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connecting radiator to floor valve connection

kat hill
kat hill Member Posts: 1
Does anyone have any ideas for remaking a tight connection so that I don't have a leaking fitting? Floor refinishers disconnected the radiator and didn't put it on tightly. I have tried realligning it, tightening everything up and still it leaks--buckets. Can I use some type of gasket or taping material to insure a seal. Any suggestions would be great. Thanks kat


  • Mike T., Swampeast MO
    Mike T., Swampeast MO Member Posts: 6,928
    Union connection?

    If you've disassembled and carefully cleaned the mating surfaces of the union and it still leaks it almost sounds as though it was damaged. Foreign material and overtightening can both damage the relatively soft brass mating surfaces. I like to leave unions a tad loose then tighten slightly if there is any leakage.

    Valves and unions are both still available but unless you're in a pretty big town you'll likely have to special order them. Go to a plumbing supply house--not a home improvement center as you're unlikely to even find anyone who knows what you're talking about--let alone where to get it.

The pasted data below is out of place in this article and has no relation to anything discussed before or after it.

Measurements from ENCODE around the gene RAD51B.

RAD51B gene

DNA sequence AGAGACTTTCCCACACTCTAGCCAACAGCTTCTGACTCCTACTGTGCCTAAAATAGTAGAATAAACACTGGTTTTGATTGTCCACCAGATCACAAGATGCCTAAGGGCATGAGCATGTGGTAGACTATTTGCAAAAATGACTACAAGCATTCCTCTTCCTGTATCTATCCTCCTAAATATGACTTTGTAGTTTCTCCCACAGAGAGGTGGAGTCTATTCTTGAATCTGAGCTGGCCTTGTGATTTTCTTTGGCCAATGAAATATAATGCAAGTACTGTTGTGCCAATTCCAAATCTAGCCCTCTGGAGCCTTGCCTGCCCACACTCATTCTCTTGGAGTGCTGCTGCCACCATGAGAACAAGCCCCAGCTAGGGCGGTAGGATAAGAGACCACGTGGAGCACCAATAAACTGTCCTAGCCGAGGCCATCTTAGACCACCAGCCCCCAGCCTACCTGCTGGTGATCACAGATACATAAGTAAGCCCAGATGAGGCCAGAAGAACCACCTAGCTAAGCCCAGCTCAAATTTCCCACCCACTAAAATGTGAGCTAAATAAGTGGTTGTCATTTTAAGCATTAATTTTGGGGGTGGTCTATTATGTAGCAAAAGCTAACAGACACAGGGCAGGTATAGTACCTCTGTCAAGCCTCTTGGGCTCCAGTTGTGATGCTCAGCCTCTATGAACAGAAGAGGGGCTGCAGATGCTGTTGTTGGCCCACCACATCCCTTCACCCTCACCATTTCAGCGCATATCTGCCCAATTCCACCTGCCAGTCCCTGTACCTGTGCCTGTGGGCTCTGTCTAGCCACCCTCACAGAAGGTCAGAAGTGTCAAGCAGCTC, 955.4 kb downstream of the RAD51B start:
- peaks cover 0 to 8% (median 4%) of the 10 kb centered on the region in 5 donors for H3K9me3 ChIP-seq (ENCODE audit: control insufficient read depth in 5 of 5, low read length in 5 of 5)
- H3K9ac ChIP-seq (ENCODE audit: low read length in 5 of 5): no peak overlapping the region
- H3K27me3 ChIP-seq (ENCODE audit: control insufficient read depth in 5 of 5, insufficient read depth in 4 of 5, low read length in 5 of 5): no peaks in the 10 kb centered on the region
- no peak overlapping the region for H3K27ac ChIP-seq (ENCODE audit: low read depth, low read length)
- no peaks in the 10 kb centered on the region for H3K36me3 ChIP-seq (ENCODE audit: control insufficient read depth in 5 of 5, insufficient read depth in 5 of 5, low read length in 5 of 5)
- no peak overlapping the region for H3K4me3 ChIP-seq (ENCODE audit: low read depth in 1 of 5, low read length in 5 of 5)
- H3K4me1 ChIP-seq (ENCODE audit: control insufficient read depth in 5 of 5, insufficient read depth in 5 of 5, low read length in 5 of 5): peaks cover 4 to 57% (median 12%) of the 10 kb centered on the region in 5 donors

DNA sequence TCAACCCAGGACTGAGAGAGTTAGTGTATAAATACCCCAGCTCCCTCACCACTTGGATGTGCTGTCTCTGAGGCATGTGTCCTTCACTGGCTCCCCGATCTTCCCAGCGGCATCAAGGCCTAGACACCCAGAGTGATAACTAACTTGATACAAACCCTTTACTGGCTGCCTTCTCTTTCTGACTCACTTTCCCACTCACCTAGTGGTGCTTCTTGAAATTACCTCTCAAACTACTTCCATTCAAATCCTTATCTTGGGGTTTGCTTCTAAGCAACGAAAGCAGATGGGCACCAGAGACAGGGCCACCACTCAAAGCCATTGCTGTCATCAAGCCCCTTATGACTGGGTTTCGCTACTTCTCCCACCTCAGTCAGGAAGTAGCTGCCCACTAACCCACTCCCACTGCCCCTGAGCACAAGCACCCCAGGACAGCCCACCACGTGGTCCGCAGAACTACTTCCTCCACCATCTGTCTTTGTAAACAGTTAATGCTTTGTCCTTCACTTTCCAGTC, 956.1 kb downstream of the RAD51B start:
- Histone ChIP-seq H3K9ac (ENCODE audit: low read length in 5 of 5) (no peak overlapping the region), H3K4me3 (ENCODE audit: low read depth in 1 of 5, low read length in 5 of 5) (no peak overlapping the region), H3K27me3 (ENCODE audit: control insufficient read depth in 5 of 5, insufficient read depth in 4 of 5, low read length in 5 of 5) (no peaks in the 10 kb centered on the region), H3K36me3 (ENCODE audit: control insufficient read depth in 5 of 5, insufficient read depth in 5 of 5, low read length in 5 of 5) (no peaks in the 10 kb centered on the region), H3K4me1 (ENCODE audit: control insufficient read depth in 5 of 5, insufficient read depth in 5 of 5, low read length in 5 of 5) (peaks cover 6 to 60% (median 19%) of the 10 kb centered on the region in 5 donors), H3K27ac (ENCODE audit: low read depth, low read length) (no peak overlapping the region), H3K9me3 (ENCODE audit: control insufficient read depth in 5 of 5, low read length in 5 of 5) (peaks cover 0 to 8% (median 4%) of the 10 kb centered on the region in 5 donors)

If it's at a threaded connection (like where the valve attaches to the pipe coming out of the floor) Rector Seal or similar "hardening" pipe dope can do wonders but you should disassemble and clean FIRST. Teflon-based pipe dope works nicely as well but forget the teflon tape on black iron.

    Use TWO pipe wrenches (opposing one another) to prevent loosening a joint (or even breaking a pipe) further down the line. Failure to use TWO PIPE WRENCHES can cause EXTREME aggravation/expense.

    If you have to replace the valve or angle union you MUST replace both halves. Be forewarned that the little tailpiece sticking out of the radiator is notoriously difficult to remove. There are special wrenches called "spuds" but they're hard to find, don't always fit and often break. You're probably best off removing the radiator bushing along with the tailpiece. This takes a LOT of strength, a LONG wrench and often a "breaking" bar and a couple of people to boot.
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